• Join over 1.2 million students every month
  • Accelerate your learning by 29%
  • Unlimited access from just £6.99 per month

To what extent is Parliament supreme?

Extracts from this document...


TO WHAT EXTENT IS PARLIAMENT SUPREME? There are two sides to this argument, one obviously defending that Parliament is Supreme in the law making process, and has utmost authority, the other stating the constraints on Parliament and there it is not supreme. Within Britain, parliament is the supreme law making body. The idea behind this is that the people select parliament and, therefore, the people make the law. We describe this as PARLIAMENTARY SOVEREIGNITY, That is to say that Parliament is the highest power in the land, and shall not be challenged. An example that shows parliamentary supremacy is Cheney .vs. Conn (1968). Within this case the claimant argued that he did not want to pay his taxes because Parliament was using them to fund nuclear missiles, and this was a breach of the Geneva Convention. The court said that "Parliament shall not be bound if it so desired", that is to say it is not for anyone to declare Parliamentary action illegal. This case shows us how Parliament is supreme in the respect no one can challenge its judgement. However, we can see plenty of examples of how Parliamentary supremacy is restricted. Take for example the case of Factatane (1990) In which we see how European law, has a huge impact on the sovereignty of Parliament. In this case we see Spanish fishing companies registering boats in the UK in order to receive some of the British Fishing quota. ...read more.


Bell (1961). Where the defendant was displaying a "flick knife" in the window of his shop with a price tag, but, when question he claimed he was merely displaying it and would have refused any offers made on the item. He was found innocent as literally to sell something is an "invitation to treat" that is making an offer, and the seller may refuse that offer if he so wishes. 2. The more flexible approach - where judges seek to establish the meaning of the law, then apply it to the facts of the case. One could say that this is a restriction as it is down to the judges, opinion over what Parliament means, therefore, we establish that the courts may not always be applying the law, as Parliament so wished them to. Another restriction imposed on Parliamentary supremacy is Human rights. It is argued that there are certain fundamental rights that are possessed by every human being. Logically, one might argue that any law which took away such rights would be invalid. In British Law this is not the case, Parliament could pass any law it wished to pass - however immoral that law might be, and, if the statute is clear, the courts would be obliged to apply that law. The Human Rights Act (1998) came into force in October 2000. ...read more.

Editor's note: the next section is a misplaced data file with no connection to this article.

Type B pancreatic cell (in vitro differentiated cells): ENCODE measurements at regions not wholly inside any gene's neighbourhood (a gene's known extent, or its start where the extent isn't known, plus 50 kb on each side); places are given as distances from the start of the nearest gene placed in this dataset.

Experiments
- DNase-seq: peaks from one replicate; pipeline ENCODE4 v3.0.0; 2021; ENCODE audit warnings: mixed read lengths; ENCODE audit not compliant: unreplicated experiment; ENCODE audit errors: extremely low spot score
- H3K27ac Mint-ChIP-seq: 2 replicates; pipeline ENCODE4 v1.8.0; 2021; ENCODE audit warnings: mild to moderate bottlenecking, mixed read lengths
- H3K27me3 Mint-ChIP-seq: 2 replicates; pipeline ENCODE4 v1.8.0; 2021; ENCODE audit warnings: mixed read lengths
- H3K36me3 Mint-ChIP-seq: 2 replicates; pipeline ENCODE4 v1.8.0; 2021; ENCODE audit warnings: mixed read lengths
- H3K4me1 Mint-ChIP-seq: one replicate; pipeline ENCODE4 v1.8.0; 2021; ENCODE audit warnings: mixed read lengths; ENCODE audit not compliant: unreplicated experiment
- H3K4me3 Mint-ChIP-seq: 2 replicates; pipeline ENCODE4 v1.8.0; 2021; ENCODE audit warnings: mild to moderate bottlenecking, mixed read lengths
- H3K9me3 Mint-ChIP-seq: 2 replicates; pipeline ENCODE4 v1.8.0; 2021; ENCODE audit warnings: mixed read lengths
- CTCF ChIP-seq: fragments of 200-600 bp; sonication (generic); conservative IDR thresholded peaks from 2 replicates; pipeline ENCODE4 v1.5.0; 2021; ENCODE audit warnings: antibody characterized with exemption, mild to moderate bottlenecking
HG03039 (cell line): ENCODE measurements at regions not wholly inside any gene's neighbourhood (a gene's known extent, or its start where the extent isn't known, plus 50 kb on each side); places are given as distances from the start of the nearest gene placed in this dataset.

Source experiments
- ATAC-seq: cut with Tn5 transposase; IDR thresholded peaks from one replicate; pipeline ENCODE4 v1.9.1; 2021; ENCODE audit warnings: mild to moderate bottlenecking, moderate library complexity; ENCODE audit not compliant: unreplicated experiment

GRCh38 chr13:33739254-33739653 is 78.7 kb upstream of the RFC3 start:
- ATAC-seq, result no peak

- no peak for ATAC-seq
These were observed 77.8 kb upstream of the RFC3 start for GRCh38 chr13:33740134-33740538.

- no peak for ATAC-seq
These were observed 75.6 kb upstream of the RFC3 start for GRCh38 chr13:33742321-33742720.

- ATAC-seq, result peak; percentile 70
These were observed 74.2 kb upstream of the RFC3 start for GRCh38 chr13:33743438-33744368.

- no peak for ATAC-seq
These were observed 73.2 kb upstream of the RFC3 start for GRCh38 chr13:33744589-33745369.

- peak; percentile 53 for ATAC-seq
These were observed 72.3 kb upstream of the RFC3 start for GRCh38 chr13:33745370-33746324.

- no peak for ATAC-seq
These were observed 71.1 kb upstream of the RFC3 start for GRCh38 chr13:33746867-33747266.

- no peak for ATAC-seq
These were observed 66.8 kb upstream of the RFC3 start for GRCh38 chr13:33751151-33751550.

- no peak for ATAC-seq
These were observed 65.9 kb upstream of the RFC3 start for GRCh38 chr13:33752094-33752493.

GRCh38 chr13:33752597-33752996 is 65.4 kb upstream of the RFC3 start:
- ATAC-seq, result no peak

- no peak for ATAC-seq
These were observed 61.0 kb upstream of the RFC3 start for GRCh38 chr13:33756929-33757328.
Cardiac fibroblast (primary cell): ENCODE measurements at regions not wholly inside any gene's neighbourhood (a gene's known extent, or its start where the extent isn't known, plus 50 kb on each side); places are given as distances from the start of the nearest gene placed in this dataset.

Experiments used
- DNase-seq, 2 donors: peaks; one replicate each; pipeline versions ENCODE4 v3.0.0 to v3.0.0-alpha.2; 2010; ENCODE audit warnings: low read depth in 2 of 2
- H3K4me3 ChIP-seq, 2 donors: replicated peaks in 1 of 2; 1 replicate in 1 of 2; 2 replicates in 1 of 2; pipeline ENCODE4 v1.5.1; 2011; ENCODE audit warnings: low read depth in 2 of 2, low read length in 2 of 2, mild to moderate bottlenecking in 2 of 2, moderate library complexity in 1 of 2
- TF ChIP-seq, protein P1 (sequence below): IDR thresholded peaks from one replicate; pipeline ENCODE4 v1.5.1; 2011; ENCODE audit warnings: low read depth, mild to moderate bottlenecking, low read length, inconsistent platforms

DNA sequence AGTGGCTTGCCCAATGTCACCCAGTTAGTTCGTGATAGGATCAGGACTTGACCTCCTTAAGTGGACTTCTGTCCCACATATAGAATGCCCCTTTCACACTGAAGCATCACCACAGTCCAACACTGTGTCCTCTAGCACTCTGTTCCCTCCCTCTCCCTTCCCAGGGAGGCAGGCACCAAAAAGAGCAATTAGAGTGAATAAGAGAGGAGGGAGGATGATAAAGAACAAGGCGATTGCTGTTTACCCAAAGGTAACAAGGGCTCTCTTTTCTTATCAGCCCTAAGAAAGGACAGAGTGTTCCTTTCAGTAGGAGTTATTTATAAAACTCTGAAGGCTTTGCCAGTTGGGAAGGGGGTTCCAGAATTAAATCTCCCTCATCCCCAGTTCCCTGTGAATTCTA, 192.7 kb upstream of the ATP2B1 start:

The Human Rights Act will not detract from this power. The constraints it exercises over Parliament are Political not Legal." Probably the least important, and final restriction Parliament have over their supremacy is that of Political Reality. The House of Commons is made up of people who are voted into power, the House of Lords now has little real power. The term 'Parliamentary supremacy' therefore tends to mean in practice supremacy of the political party having for the time being a good majority in the House of Commons. The leaders of that party, The Cabinet, decide on what legislation will be introduced. Members of Parliament are instructed when and how to vote by the party whips. The limit on what Parliament can do is therefore in reality set by the views of the Cabinet as to the best political decision. Having said that, a great deal of law is not at all political in content and similar rules would be constructed no matter which political party was in power. To Conclude, One can say that there are restraints on Parliament, and these do affect its supremacy, and sovereignty. However, in my opinion we can say that although these restrictions are there, Parliament remains the supreme law maker and highest body within this country even over Europe. I believe this as Parliament still has the power to pass a statute allowing us to leave the EU, until this is taken from Parliament, I feel it is still the most powerful body in this country. ...read more.